• your body relies on carbs more than fats for energy
  • your lactate production is higher for a given intensity meaning you are going into oxygen debt to stay at a certain pace
  • your muscle contractions are less powerful
  • dehydration is more likely (you are cold and tend to not drink as much because you are not sweating and hot)
  • cold temperatures significantly reduce the shock absorption in running shoes (if you have lower extremity injuries be careful!-the constant pounding could irritate old and new injuries)


Your performance may also be hindered due to your body trying to maintain its core temperature. This is why you shiver. It is your body’s way to try and keep itself warm. This is why it is more important to properly warm up before taking off on your run in the winter. Your muscles need to get an increase of blood flow to help warm up. Allow 5-10 minutes to properly prepare your body to run in colder temps! Once you get going even though you will warm up! You may not be able to hold a faster pace but you can certainly get in good milage. If there is any kind of snow or precipitation on the ground it is important to wear water resistant socks and/or sneakers, and if you have any exposed skin put vaseline on to reduce the risk of wind burn or blisters.

Either way I think it is safe to say besides the need to warm the body up before running it is completely safe to run in the cold, just layer up and stay hydrated!

Why You Should Use A Heart Rate Monitor on Your Run


We all want to improve. We turn to friends, coaches, the internet all for information on how we can increase our speed and milage, train for a race, and avoid injury. But has anyone told you to wear a heart rate monitor while you run? You may not think much of it but for some people this could be a huge benefit especially if you are someone who tries to go on an “easy” run and ends up winded and realizing your pace was no where near “easy.”

So what are the benefits to using a heart rate monitor? Using one can help runners not run too fast too often. You will also understand what zone you are in when you are working out and completing certain runs. Plus, with all the smart watches out on the market today, keeping track of your heart rate can tell you what your VO2 Max is and help predict race times.


Zone 1- moderate activity (basic warm-up/recovery)

Zone 2- weight control (fat burn)

Zone 3- aerobic training (endurance)

Zone 4- anaerobic training (increases maximum performance capacity-speed)

Zone 5- maximum effort (develops speed)

When you are training and working on your long run and endurance your heart rate should be in zones 2-3. You are at a comfortable pace, easy breathing, the load on your muscles is low, and you will have light fatigue.

If you are working on your speed, improving VO2 max intake, working on building more strength in your legs, you will want your heart rate to fall into zones 4-5 with a recovery phase in zone 1. You will build up lactic acid in these zones due to NOT using oxygen but that’s okay since you are working on fatiguing your muscles.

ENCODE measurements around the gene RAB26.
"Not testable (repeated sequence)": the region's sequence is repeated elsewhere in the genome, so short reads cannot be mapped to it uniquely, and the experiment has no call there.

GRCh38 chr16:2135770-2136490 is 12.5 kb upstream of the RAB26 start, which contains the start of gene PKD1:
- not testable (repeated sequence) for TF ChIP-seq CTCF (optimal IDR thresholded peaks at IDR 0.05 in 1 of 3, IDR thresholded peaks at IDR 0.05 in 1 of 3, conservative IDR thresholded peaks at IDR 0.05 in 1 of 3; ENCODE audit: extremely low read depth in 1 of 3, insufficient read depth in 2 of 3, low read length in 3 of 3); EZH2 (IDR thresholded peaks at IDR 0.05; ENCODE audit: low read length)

It will take your heart rate monitor a few runs to better know your correct resting, target and max heart rates. You could use the equation to help find your max heart rate (220-age) but research has suggested using the equation may prove to be inaccurate for most people.

I recently got a Garmin Forerunner 230 that came with a heart rate monitor. I have used one in the past but not consistently. It has been interesting to see where my heart rate is at and I am someone who has to learn to slow down on easy runs, and the heart rate monitor has proved helpful with that!

Core + Hips = Your Best Running Body

runners lunge

So you want to improve this year right? You wrote down all your goals for 2017 and you are doing your best to begin working on them and conquering them.

I’m with you. I have been a runner for about 4 years now and I must say I really haven’t had the drive to seriously improve until this year. Now I want to cut my average mile time down, PR in my next half and run my first full marathon.

Obviously logging more miles is key to improving but so is strengthening.

As a runner everyone tells you you need to strengthen your core. Great. What the heck does that mean, how do I work my core, and why do I need to do this?

Well for starters your core is deep abdominal muscles that attach onto your spine. They help stabilize your back and pelvic floor and build a foundation for proper lower body mechanics. Your core is NOT your abs. Abdominal muscles (your 6 pack ab muscles) are more superficial and while they do help with stabilization they are not the most important factor.

What exercises work the core? 

Planks on planks on planks!

You can also do butterfly flutters, scissor kicks, pelvic tilts, and even body weight squats!

So you have your foundation: your core. You will find that your form will improve, your stride may change, and you will decrease your likelihood of injury.

Now why work your hips? If your neglect your hips you are putting yourself at risk for injury. If you lack hip extension (mainly due to hip flexor or quad tightness) you develop a forward drop in your pelvis which is highlighted by an increase in your lower back curve. Ouch. Plus, you are not able to truly activate the largest gluteus muscle (gluteus maximus).


But an even larger culprit in the gluteus family is the gluteus medius. This little guy attaches from your hip bone to the greater trochanter on the femur (this is all on the outside of your leg). What this guy does is stabilize and support the entire lower extremity. In women, because of the shape of our pelvis, ours tend to be super weak. This can cause a hip drop also known as the Trendelenburg sign. A hip drop causes an unusual discrepancy in your walking and running patterns and cause your knees to bend more to make up for the fact that your pelvis cannot stay in line. Your knees compensate for your hips and have an excess amount of weight placed on them, which can cause pain and discomfort. It could also be why your knees hurt after you run. Also, since we are talking about what happens to your knees when your hips are weak, if you ever do a squat and notice your knees tend to come in towards each other is an indicator you have weak hip abductor muscles. Again, you are placing an unnatural amount of weight onto the knee joint and in turn this will cause pain and discomfort.